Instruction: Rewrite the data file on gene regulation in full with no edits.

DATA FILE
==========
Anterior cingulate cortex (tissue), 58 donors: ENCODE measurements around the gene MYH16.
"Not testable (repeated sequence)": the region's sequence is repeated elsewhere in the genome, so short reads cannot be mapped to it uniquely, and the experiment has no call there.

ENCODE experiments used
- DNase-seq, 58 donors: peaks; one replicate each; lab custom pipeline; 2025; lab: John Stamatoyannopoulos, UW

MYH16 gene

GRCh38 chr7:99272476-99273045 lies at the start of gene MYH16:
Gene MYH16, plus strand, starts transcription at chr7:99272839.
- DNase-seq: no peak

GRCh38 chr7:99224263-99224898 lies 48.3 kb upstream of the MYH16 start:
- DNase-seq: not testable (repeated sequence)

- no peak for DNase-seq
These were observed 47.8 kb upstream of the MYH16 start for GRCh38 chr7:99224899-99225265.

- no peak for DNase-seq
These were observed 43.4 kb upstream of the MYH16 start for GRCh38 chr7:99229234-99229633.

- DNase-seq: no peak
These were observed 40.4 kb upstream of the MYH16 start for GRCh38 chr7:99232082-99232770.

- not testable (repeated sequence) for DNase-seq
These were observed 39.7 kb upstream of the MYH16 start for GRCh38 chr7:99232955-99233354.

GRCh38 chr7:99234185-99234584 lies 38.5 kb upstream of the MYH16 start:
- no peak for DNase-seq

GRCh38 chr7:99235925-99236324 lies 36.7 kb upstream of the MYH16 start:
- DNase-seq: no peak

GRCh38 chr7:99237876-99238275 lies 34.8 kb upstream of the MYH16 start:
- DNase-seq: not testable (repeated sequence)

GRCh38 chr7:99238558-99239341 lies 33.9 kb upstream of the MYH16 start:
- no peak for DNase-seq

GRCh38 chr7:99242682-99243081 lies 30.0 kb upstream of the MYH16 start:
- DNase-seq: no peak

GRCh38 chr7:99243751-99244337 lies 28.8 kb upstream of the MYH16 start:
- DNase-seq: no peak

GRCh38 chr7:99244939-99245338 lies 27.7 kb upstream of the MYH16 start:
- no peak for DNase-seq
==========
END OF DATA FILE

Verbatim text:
Anterior cingulate cortex (tissue), 58 donors: ENCODE measurements around the gene MYH16.
"Not testable (repeated sequence)": the region's sequence is repeated elsewhere in the genome, so short reads cannot be mapped to it uniquely, and the experiment has no call there.

ENCODE experiments used
- DNase-seq, 58 donors: peaks; one replicate each; lab custom pipeline; 2025; lab: John Stamatoyannopoulos, UW

MYH16 gene

GRCh38 chr7:99272476-99273045 lies at the start of gene MYH16:
Gene MYH16, plus strand, starts transcription at chr7:99272839.
- DNase-seq: no peak

GRCh38 chr7:99224263-99224898 lies 48.3 kb upstream of the MYH16 start:
- DNase-seq: not testable (repeated sequence)

- no peak for DNase-seq
These were observed 47.8 kb upstream of the MYH16 start for GRCh38 chr7:99224899-99225265.

- no peak for DNase-seq
These were observed 43.4 kb upstream of the MYH16 start for GRCh38 chr7:99229234-99229633.

- DNase-seq: no peak
These were observed 40.4 kb upstream of the MYH16 start for GRCh38 chr7:99232082-99232770.

- not testable (repeated sequence) for DNase-seq
These were observed 39.7 kb upstream of the MYH16 start for GRCh38 chr7:99232955-99233354.

GRCh38 chr7:99234185-99234584 lies 38.5 kb upstream of the MYH16 start:
- no peak for DNase-seq

GRCh38 chr7:99235925-99236324 lies 36.7 kb upstream of the MYH16 start:
- DNase-seq: no peak

GRCh38 chr7:99237876-99238275 lies 34.8 kb upstream of the MYH16 start:
- DNase-seq: not testable (repeated sequence)

GRCh38 chr7:99238558-99239341 lies 33.9 kb upstream of the MYH16 start:
- no peak for DNase-seq

GRCh38 chr7:99242682-99243081 lies 30.0 kb upstream of the MYH16 start:
- DNase-seq: no peak

GRCh38 chr7:99243751-99244337 lies 28.8 kb upstream of the MYH16 start:
- DNase-seq: no peak

GRCh38 chr7:99244939-99245338 lies 27.7 kb upstream of the MYH16 start:
- no peak for DNase-seq